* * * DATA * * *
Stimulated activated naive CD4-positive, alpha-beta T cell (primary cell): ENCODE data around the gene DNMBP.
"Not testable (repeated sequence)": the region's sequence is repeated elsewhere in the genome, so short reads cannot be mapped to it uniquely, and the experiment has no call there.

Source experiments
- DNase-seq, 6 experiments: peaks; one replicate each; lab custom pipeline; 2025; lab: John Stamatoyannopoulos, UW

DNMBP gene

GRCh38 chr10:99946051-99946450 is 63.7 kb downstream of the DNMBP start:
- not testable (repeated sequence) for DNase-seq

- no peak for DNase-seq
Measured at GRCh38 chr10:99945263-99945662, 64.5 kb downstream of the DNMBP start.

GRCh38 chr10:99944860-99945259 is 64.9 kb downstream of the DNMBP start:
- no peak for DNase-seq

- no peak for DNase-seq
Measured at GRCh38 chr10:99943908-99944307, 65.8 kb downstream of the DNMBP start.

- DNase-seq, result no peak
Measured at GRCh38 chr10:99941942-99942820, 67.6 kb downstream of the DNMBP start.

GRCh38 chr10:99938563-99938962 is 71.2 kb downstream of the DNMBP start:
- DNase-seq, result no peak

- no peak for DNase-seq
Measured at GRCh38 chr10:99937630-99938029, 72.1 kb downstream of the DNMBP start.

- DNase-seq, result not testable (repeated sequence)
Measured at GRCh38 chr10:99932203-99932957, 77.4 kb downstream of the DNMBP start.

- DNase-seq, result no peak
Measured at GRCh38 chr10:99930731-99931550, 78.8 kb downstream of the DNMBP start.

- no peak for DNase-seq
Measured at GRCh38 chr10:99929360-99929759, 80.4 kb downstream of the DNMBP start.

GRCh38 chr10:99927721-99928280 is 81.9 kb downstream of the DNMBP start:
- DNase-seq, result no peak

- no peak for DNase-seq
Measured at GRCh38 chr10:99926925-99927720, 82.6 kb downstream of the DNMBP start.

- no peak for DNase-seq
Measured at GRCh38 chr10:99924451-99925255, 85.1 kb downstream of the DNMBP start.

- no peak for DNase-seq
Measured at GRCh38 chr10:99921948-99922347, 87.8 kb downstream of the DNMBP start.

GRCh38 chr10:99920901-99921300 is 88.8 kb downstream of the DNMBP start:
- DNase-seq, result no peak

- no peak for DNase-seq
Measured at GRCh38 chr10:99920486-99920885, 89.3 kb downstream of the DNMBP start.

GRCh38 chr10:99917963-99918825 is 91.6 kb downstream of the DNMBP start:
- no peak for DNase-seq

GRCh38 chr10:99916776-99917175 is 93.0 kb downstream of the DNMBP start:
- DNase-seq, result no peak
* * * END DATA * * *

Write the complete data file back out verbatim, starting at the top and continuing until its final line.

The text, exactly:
Stimulated activated naive CD4-positive, alpha-beta T cell (primary cell): ENCODE data around the gene DNMBP.
"Not testable (repeated sequence)": the region's sequence is repeated elsewhere in the genome, so short reads cannot be mapped to it uniquely, and the experiment has no call there.

Source experiments
- DNase-seq, 6 experiments: peaks; one replicate each; lab custom pipeline; 2025; lab: John Stamatoyannopoulos, UW

DNMBP gene

GRCh38 chr10:99946051-99946450 is 63.7 kb downstream of the DNMBP start:
- not testable (repeated sequence) for DNase-seq

- no peak for DNase-seq
Measured at GRCh38 chr10:99945263-99945662, 64.5 kb downstream of the DNMBP start.

GRCh38 chr10:99944860-99945259 is 64.9 kb downstream of the DNMBP start:
- no peak for DNase-seq

- no peak for DNase-seq
Measured at GRCh38 chr10:99943908-99944307, 65.8 kb downstream of the DNMBP start.

- DNase-seq, result no peak
Measured at GRCh38 chr10:99941942-99942820, 67.6 kb downstream of the DNMBP start.

GRCh38 chr10:99938563-99938962 is 71.2 kb downstream of the DNMBP start:
- DNase-seq, result no peak

- no peak for DNase-seq
Measured at GRCh38 chr10:99937630-99938029, 72.1 kb downstream of the DNMBP start.

- DNase-seq, result not testable (repeated sequence)
Measured at GRCh38 chr10:99932203-99932957, 77.4 kb downstream of the DNMBP start.

- DNase-seq, result no peak
Measured at GRCh38 chr10:99930731-99931550, 78.8 kb downstream of the DNMBP start.

- no peak for DNase-seq
Measured at GRCh38 chr10:99929360-99929759, 80.4 kb downstream of the DNMBP start.

GRCh38 chr10:99927721-99928280 is 81.9 kb downstream of the DNMBP start:
- DNase-seq, result no peak

- no peak for DNase-seq
Measured at GRCh38 chr10:99926925-99927720, 82.6 kb downstream of the DNMBP start.

- no peak for DNase-seq
Measured at GRCh38 chr10:99924451-99925255, 85.1 kb downstream of the DNMBP start.

- no peak for DNase-seq
Measured at GRCh38 chr10:99921948-99922347, 87.8 kb downstream of the DNMBP start.

GRCh38 chr10:99920901-99921300 is 88.8 kb downstream of the DNMBP start:
- DNase-seq, result no peak

- no peak for DNase-seq
Measured at GRCh38 chr10:99920486-99920885, 89.3 kb downstream of the DNMBP start.

GRCh38 chr10:99917963-99918825 is 91.6 kb downstream of the DNMBP start:
- no peak for DNase-seq

GRCh38 chr10:99916776-99917175 is 93.0 kb downstream of the DNMBP start:
- DNase-seq, result no peak